The format of the competition was based on an environmental scan of successful competitions, including discussions with organizations with experience hosting similar competitions such as: Ashoka Change Makers, Health Council of Canada and Grand Challenges Canada, including the provision of a monetary prize to advance the winning idea from concept to testing in the Canadian health care context. The competition was financially supported by a number of partners including: Medtronic Canada, GE Healthcare, Telus Health, Sandra Rotman Centre, Roche Canada and the Institute for Health System Transformation and Sustainability. Representatives from each of these organizations formed an advisory group which informed the planning, structure, format and process throughout the duration of the competition.

Further, the concept of the competition was shared and tested with various experts, beyond the advisory group and who are considered experts within the fields of innovation and global health, for feedback and input. External experts from multiple perspectives were engaged in guiding the process, including: academics, researchers, clinicians, granting organizations, health system leaders and industry leaders. All of the stakeholder comments were taken into consideration and the concept was refined accordingly. Based on the feedback and recommendations, the evaluation criteria was revised to ensure it addressed feasibility, scalability and weighted more heavily projects with partnerships in emerging markets. The evaluation criterion is discussed in more detail below.

Building momentum through communication and awareness

The competition invited the public to identify innovations from emerging markets that could be applicable in the Canadian context to tackle some of our greatest health care challenges. While the competition was open to the general public, the communication strategy focused largely on students, international innovators and entrepreneurs, health system leaders, and care providers. The communications plan, detailed below, identified strategies and tactics targeted towards each of these groups.

Over the course of the four months, the Centre communicated information about the competition via: a dedicated website page promoting the challenge; targeted email outreach to various distribution lists including research institutions and universities across Canada; social media updates via Facebook and Twitter (#richallenge), including two online chats. Sponsors of the competition also promoted the Challenge through their communications channels; academic and professional speaking engagements where information about the Challenge was provided; and through the Canadian College of Health Leaders network, MEDEC and Rx&D communications vehicles. In addition, the competition launch was supported by two media outlets: Makeshift Magazine and Rogers Healthcare Innovation and Research Magazine. Both media outlets actively promoted the competition through their print and online channels.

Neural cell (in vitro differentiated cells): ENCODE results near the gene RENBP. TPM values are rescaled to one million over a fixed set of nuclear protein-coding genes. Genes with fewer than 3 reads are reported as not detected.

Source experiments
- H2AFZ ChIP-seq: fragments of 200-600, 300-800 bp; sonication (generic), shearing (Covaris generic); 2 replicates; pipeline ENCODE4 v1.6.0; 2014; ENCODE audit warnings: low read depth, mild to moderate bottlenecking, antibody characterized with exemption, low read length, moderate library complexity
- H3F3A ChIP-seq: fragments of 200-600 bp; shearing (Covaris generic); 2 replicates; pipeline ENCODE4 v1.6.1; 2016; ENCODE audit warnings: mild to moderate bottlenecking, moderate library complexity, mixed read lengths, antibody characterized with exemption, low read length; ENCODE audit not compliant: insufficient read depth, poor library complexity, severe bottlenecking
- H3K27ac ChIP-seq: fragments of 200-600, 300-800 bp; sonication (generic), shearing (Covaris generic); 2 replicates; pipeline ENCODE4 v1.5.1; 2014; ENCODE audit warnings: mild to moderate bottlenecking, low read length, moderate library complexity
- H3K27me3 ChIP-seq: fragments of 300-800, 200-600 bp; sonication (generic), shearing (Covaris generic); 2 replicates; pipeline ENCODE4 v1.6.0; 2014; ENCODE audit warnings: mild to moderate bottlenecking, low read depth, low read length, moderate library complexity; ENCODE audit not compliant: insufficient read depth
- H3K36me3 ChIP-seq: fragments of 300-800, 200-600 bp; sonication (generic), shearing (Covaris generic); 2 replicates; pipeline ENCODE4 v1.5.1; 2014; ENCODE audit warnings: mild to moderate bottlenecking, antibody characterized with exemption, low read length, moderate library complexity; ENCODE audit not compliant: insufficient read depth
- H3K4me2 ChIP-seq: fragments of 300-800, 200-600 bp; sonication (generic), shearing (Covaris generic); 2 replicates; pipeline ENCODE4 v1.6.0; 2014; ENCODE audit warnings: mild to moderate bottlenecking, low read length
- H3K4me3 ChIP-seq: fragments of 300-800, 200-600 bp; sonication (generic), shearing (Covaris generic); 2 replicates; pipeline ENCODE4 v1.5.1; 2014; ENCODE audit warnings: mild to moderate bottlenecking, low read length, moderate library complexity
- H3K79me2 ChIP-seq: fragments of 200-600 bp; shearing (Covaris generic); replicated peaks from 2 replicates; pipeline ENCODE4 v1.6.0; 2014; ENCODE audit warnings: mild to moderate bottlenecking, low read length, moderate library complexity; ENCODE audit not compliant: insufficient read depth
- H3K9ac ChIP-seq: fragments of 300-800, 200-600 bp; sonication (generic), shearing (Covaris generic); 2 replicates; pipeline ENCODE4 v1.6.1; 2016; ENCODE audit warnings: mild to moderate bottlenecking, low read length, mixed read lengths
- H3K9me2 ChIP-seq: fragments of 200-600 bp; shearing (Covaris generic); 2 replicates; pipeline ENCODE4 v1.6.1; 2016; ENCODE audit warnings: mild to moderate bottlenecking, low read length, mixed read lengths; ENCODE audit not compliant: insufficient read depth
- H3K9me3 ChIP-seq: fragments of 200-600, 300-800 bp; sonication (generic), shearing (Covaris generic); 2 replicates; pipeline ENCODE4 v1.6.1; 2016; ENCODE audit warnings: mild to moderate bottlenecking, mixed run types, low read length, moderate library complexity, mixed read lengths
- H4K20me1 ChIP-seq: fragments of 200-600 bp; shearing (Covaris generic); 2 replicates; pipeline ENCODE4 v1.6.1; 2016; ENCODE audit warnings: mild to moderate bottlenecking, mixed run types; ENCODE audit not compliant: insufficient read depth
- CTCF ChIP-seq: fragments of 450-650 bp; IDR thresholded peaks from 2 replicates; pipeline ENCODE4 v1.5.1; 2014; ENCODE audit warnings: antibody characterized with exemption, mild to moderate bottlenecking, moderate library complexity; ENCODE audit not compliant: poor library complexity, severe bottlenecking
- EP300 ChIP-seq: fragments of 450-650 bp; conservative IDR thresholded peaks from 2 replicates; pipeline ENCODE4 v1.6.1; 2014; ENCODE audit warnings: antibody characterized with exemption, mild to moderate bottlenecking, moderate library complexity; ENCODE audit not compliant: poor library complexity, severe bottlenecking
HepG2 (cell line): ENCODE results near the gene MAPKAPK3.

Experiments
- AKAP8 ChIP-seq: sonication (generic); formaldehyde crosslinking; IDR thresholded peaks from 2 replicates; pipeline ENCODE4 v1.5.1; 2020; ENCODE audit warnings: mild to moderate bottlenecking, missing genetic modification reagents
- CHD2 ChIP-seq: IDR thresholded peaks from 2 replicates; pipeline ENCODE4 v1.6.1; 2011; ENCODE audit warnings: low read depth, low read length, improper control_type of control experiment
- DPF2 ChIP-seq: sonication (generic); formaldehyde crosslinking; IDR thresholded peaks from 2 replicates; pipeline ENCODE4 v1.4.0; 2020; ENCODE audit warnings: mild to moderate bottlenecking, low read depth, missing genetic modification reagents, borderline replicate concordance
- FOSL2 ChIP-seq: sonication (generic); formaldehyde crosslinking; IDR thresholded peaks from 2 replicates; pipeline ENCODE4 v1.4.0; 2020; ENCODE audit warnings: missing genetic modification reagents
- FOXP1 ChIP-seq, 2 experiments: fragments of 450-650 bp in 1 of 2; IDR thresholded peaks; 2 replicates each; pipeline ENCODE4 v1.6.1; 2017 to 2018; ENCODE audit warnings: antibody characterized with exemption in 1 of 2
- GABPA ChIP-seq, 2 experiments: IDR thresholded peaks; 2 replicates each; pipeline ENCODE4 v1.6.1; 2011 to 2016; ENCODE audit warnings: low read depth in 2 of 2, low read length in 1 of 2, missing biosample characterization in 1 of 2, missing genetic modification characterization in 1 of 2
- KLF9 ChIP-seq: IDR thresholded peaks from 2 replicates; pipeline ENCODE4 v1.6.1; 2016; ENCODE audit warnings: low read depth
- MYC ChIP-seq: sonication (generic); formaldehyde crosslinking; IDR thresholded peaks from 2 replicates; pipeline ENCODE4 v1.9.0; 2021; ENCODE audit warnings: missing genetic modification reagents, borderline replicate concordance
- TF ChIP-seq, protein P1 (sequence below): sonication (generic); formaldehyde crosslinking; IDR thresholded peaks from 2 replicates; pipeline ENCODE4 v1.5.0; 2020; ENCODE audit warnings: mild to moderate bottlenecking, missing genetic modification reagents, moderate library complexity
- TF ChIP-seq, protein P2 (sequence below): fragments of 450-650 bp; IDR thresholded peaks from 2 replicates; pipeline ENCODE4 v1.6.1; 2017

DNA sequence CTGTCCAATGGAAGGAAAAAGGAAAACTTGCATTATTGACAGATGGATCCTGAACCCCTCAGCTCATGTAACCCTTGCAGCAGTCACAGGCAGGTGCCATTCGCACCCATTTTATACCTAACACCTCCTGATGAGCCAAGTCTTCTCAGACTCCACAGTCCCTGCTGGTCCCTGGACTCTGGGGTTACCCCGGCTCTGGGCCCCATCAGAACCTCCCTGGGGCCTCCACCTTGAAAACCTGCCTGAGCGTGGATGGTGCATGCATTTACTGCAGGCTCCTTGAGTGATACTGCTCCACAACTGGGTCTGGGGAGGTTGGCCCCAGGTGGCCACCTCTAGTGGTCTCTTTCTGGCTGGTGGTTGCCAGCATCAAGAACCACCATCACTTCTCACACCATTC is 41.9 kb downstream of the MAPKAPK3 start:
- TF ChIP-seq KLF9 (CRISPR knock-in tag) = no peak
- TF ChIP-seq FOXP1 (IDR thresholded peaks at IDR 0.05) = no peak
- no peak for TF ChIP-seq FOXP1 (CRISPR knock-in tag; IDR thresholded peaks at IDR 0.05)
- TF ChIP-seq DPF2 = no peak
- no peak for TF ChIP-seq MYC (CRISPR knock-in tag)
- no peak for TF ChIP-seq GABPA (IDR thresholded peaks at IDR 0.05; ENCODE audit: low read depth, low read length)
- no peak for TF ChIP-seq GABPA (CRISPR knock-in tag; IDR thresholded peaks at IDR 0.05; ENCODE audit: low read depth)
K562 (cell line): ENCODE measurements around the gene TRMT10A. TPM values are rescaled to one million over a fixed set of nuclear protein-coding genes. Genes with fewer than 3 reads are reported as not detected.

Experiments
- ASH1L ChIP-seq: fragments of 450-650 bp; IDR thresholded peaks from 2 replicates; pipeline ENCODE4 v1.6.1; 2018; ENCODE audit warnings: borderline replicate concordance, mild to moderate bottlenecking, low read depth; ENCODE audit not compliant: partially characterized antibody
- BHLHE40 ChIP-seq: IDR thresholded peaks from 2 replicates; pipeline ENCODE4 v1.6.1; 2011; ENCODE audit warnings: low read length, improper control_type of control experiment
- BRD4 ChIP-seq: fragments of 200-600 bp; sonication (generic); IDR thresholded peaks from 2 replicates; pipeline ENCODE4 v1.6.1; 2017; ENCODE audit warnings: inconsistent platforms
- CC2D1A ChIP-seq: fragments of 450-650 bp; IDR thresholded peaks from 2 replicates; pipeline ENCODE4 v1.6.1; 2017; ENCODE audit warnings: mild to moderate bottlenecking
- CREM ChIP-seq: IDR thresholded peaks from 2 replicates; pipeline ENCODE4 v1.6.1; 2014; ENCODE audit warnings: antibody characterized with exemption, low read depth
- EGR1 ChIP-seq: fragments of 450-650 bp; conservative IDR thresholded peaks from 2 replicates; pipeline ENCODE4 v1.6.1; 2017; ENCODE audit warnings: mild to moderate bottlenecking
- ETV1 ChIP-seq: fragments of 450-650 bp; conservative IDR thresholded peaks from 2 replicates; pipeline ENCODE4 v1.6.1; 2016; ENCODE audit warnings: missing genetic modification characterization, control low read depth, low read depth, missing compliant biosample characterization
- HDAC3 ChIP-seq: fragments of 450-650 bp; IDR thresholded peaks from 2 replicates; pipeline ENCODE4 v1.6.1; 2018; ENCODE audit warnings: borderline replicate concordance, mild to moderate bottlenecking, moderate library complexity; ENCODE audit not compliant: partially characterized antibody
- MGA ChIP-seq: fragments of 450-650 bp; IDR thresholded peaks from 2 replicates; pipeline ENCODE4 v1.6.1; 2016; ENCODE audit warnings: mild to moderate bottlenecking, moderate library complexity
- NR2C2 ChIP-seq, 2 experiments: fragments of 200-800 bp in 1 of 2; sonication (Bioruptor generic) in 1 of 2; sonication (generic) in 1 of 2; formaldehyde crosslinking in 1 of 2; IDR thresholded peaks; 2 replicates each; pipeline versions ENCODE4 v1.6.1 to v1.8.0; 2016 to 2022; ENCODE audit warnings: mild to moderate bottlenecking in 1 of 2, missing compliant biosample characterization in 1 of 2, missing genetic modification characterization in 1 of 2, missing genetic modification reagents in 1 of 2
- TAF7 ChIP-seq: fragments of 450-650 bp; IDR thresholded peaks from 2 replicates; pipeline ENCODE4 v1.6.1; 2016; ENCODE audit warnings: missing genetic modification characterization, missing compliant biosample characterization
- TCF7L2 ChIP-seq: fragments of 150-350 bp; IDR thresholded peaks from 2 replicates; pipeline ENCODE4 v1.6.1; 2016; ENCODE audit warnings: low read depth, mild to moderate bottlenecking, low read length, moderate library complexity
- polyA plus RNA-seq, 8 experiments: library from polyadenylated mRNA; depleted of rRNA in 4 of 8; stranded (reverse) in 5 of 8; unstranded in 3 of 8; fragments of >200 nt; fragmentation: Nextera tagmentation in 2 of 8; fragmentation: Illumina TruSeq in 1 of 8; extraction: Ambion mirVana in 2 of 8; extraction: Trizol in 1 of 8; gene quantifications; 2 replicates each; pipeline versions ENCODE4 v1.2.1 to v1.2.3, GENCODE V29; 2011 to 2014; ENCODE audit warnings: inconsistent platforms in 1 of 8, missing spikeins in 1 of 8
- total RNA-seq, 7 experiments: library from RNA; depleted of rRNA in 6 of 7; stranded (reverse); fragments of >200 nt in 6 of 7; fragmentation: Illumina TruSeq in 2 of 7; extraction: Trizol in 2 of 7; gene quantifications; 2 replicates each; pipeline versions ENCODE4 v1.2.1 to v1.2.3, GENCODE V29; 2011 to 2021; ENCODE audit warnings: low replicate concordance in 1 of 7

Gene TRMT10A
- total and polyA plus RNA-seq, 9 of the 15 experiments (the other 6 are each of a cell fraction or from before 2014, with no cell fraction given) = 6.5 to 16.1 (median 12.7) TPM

Evaluation criteria and committee

The approach to adjudicating proposals was based on the two-step process that focused on two central criteria: (1) feasibility of the proposed emerging market design and (2) translation of how the identified reverse innovation is proposed to be adopted into a developed health system [7]. The evaluation criteria were designed to ensure that both of these elements were appropriately addressed and captured in the review process. One of our key assumptions was that it was highly possible that there would be no submissions where the reverse innovation identified had successfully been applied or adopted in the Canadian context. Therefore, the criteria required the proposed innovation must be one that had been implemented and had demonstrated evidence of its potential for adoption and scalability. Seven criteria were designed to help assess the submissions (See Table 1).

Table 1 Evaluation criteria

The applicants were required to submit a two-minute video that would describe the concept succinctly and in a clear and easily understood language. Finally, each submission required a Canadian project team leader to increase the likelihood of successful implementation and adoption in a Canadian health system.

Given the limited body of research describing reverse innovation in health care, and the novelty of the Reverse Innovation Challenge, an evaluation committee was established to evaluate the submission. The committee members we selected based on their experience and skills to ensure a broad range of perspectives were represented. Each evaluator was assigned a primary and secondary submission to review; assignments were based on the expertise and experience of the reviewer and the fit with the application. The evaluation committee then convened in a daylong session to review the submission videos, hear feedback from the primary and secondary reviewers for each application and then discuss each proposal. The criteria were used to score each submission. Each application was reviewed by the committee using the criteria to score each submission. Each application was assigned two reviewers, scores and reviews were discussed, after deliberate discussion and consideration, the committee reached consensus on the score for each application. Once the committee scored all of the proposals, the proposals were ranked and a short list of the top five proposals was determined and then further discussed and ranked to identify the top three proposals and finally the highest ranked proposal.